Advertisement

Issue 7, Volume 127

Cover Figure: Novel regulatory mechanism of ICAM-1 function on neutrophils.See the article by Woodfin et al.

WASHINGTON, February 18, 2016 – Welcome to “This Week in Blood,” a weekly snapshot of the hottest studies from each week’s issue of Blood, the official journal of the American Society of Hematology (ASH), hand-picked by Blood Editor-in-Chief Bob Löwenberg, MD, PhD, and Deputy Editor Nancy Berliner, MD.

Reduced-intensity transplantation for lymphomas using haploidentical related donors vs HLA-matched unrelated donors
In a large detailed retrospective registry analysis, Kanate and colleagues show for the first time that the outcome of haploidentical stem cell transplantation in the context of reduced-intensity conditioning is similar to that of matched unrelated donor (URD) transplantation in patients with malignant lymphoma. These data will likely change the landscape for the use of haploidentical vs URD transplants in lymphoma.

Combinatorial targeting of nuclear export and translation of RNA inhibits aggressive B-cell lymphomas
In this week's Blood, Culjkovic-Kraljacic et al demonstrate that targeted inhibition of the mRNA translation initiation factor eIF4E is an effective strategy to reduce expression of the MYC, BCL2, and BCL6 oncoproteins in aggressive B-cell lymphomas.

When are breast cancer patients at highest risk of venous thromboembolism? A cohort study using English health care data
The increased burden of venous thromboembolism (VTE) among breast cancer patients is well-established. In this issue of Blood, Walker et al estimate VTE rates associated with current breast cancer treatments in time windows before, during, and after treatment. The study of over 13,000 women provides data on the changing rates of VTE over the time course of treatment with chemotherapy, hormonal therapy, surgery, and clinical observation.

Apelin: an antithrombotic factor that inhibits platelet function
In the current issue of Blood, Adam and colleagues report a previously unidentified mechanism by which platelet activation may be controlled during hemostasis and thrombosis. The authors show that apelin, a plasma peptide known for its ability to modulate blood pressure and angiogenesis, is a potent inhibitor of platelet function as well.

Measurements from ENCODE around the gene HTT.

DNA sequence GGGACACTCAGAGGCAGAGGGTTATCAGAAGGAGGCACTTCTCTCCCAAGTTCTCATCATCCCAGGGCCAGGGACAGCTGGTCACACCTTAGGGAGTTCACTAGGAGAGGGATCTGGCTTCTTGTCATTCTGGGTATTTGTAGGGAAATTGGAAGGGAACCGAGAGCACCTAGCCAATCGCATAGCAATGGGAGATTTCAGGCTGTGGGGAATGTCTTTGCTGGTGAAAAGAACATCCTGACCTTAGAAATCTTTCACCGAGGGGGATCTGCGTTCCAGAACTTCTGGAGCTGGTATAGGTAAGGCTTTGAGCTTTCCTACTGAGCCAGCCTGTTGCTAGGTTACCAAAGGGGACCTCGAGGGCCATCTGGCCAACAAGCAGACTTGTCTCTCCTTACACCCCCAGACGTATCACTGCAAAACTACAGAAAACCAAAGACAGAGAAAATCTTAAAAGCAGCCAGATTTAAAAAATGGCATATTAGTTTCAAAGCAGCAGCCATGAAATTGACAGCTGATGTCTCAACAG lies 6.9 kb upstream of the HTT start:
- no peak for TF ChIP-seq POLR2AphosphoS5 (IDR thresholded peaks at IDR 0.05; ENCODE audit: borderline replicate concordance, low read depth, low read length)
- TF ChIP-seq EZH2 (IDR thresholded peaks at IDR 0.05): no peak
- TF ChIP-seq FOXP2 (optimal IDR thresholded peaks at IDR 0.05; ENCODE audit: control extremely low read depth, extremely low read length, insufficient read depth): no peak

ICAM-1-expressing neutrophils exhibit enhanced effector functions in murine models of endotoxemia
The study in this week's Blood by Woodfin et al. reveals a novel regulatory mechanism that controls the expression and function of ICAM-1 on neutrophils. Thus, the investigators identify an additional regulator of neutrophil effector responses in host defense.

Proteasome inhibitors induce FLT3-ITD degradation through autophagy in AML cells
Internal tandem duplications of the Fms-like tyrosine kinase 3 receptor (FLT3-ITD) are found in 30% of acute myeloid leukemia (AML) cases and are associated with an unfavorable prognosis. In their study in this week's Blood, Larrue and colleagues show that leukemias bearing FLT3-ITD mutations are exquisitely sensitive to proteasome inhibitors. They provide novel insight into an apoptotic pathway that involves autophagy-dependent FLT3-ITD degradation. These findings may have profound implications for therapy.

Misshapen/NIK-related kinase (MINK1) is involved in platelet function, hemostasis, and thrombus formation
Yue and coworkers developed MINK1 knockout mice and, in this week's Blood, report experiments on the function of misshapen/NIK-related kinase 1 (MINK1), a signaling protein kinase, not previously investigated in platelets. They demonstrate an important role for this signaling molecule in platelet granule secretion and platelet activation as well as in vivo hemostasis and thrombosis.

Sickle cell disease: challenges and progress
In a series of reviews in this week's Blood, leading researchers provide five state-of-the-art updates on important biological, clinical, and therapeutic aspects of sickle cell disease.

The articles in this review series, Sickle cell disease: challenges and progress, include the following:

This week's complete table of contents

Why Submit to Blood?

Join the "This Week in Blood" mailing list by filling out the form below and clicking Subscribe!
*Email Address:
*First Name:
*Last Name:

 

Blood (www.bloodjournal.org), the most cited peer-reviewed publication in the field of hematology, is available weekly in print and online. Blood is the official journal of the American Society of Hematology (ASH) (www.hematology.org), the world’s largest professional society concerned with the causes and treatment of blood disorders.

ASH’s mission is to further the understanding, diagnosis, treatment, and prevention of disorders affecting blood, bone marrow, and the immunologic, hemostatic, and vascular systems by promoting research, clinical care, education, training, and advocacy in hematology.

blood® is a registered trademark of the American Society of Hematology.